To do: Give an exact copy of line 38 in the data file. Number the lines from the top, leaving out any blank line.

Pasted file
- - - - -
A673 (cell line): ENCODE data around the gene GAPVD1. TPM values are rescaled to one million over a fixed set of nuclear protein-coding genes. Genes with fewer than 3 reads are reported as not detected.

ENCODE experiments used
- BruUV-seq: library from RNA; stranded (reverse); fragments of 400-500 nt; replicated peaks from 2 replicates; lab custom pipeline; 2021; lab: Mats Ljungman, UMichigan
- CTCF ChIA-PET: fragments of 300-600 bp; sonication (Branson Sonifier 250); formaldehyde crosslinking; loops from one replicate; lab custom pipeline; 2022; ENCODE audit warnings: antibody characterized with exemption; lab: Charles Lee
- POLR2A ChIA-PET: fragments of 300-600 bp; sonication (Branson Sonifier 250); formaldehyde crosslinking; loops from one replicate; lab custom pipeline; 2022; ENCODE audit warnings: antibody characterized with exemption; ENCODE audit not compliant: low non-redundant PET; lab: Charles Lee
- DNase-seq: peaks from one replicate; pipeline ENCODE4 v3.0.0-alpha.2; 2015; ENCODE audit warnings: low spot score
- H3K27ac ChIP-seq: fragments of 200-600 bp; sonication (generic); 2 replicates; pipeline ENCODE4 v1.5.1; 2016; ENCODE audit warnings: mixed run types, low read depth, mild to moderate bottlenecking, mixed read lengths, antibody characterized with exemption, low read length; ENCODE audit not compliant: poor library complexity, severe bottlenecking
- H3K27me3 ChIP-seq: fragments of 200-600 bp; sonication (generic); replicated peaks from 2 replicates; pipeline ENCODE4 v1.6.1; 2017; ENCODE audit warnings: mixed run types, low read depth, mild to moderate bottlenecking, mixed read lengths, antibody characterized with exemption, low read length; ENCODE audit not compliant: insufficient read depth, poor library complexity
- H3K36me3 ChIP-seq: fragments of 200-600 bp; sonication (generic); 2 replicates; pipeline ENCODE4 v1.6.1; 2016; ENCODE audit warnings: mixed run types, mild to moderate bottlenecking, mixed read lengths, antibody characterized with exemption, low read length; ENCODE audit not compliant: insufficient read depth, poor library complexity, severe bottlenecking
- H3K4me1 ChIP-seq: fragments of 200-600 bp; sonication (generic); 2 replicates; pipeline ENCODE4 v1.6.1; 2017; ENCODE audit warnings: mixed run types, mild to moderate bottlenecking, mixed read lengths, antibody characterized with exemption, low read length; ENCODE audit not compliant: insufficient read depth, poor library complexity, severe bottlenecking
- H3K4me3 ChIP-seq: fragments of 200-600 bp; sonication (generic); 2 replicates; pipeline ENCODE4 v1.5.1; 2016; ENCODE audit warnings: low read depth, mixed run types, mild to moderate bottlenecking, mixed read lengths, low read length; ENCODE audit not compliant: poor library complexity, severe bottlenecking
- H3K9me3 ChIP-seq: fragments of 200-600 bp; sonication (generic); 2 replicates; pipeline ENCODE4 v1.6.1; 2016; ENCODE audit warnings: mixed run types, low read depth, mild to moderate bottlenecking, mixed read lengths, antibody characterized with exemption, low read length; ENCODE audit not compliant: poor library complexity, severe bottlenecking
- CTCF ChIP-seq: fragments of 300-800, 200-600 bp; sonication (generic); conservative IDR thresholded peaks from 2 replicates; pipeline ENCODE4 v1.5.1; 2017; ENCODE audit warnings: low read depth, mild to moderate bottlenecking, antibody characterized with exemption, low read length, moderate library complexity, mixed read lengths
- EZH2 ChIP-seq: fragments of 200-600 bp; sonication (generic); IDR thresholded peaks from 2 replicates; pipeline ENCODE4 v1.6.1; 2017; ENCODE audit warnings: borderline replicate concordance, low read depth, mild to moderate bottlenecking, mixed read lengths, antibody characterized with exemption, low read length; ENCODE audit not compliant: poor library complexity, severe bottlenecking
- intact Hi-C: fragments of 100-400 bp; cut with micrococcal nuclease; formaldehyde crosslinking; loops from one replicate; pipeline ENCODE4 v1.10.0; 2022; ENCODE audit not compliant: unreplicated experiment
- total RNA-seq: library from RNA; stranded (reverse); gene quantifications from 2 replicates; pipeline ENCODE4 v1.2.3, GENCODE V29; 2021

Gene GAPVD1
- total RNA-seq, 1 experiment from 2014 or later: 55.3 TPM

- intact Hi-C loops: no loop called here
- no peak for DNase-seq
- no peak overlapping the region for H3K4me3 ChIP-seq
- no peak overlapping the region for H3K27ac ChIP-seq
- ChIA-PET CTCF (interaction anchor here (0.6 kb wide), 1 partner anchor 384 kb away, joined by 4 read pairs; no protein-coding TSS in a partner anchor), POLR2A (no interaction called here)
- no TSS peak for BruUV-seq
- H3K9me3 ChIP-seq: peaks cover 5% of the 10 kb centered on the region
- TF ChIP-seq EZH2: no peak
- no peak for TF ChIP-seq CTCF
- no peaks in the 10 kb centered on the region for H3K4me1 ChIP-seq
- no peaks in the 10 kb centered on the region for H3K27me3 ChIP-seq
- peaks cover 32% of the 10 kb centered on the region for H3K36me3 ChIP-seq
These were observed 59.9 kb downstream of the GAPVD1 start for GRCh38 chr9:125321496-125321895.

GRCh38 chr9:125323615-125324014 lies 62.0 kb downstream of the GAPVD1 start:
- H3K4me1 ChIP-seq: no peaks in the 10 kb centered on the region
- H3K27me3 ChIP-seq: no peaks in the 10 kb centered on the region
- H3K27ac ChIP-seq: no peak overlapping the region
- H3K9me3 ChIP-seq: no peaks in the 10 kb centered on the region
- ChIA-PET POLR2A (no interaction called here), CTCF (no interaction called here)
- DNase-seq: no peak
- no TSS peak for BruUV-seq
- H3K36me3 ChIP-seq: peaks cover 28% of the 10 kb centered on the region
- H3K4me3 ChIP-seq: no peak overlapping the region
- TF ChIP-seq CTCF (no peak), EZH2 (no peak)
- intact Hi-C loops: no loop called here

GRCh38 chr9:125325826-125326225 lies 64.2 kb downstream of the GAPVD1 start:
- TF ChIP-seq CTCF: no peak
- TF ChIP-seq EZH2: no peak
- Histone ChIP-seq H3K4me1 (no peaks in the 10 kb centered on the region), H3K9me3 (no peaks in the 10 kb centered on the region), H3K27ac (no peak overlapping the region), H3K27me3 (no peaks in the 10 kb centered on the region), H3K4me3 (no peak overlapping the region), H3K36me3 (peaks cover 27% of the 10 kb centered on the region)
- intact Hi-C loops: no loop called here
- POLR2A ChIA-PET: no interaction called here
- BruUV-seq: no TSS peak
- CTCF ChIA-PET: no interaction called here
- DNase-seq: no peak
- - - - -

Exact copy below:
- DNase-seq: no peak